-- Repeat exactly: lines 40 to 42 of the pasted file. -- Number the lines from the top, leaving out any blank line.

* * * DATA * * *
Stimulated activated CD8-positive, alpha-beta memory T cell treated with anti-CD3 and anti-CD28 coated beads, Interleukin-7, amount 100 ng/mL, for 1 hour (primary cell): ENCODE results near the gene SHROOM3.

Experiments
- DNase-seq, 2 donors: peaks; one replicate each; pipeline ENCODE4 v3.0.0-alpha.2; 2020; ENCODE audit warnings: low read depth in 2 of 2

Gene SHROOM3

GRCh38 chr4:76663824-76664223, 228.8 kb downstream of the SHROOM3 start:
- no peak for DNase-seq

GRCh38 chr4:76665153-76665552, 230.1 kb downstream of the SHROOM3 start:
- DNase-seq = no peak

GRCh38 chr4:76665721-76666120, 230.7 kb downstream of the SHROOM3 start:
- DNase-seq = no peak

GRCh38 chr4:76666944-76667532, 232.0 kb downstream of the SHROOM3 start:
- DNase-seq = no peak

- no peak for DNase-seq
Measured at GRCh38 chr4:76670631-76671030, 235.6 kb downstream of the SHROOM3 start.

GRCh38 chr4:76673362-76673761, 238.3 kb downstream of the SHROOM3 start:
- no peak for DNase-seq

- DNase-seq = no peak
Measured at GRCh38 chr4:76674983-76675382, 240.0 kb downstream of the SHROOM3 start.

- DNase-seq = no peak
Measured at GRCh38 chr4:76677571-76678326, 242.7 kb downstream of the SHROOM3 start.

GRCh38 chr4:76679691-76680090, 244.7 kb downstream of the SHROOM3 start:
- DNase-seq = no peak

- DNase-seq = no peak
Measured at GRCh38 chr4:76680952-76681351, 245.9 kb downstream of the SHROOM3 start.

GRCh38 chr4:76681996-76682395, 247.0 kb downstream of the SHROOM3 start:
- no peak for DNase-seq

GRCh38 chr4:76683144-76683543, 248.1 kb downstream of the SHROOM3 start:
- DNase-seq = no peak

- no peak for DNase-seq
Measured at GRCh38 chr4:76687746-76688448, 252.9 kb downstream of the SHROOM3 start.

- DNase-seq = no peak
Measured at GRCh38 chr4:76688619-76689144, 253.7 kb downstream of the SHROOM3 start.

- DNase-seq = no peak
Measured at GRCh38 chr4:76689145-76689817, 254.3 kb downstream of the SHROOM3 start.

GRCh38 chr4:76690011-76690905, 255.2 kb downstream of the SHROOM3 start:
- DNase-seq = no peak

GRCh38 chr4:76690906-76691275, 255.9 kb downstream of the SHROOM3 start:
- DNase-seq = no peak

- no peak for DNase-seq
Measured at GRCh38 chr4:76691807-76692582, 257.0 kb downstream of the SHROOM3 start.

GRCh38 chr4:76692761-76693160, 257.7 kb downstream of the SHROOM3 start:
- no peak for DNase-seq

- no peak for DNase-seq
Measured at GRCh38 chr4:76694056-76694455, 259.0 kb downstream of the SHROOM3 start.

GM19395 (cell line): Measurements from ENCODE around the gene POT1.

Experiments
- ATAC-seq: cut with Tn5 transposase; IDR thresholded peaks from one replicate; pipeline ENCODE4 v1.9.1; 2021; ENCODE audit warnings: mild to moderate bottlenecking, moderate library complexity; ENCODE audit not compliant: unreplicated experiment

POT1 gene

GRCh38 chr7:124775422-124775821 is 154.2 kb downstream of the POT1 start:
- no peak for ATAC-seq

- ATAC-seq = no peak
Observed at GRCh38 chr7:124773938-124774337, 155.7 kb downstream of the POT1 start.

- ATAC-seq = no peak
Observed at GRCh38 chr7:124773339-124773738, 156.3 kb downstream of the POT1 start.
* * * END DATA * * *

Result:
Measured at GRCh38 chr4:76691807-76692582, 257.0 kb downstream of the SHROOM3 start.

GRCh38 chr4:76692761-76693160, 257.7 kb downstream of the SHROOM3 start:
- no peak for DNase-seq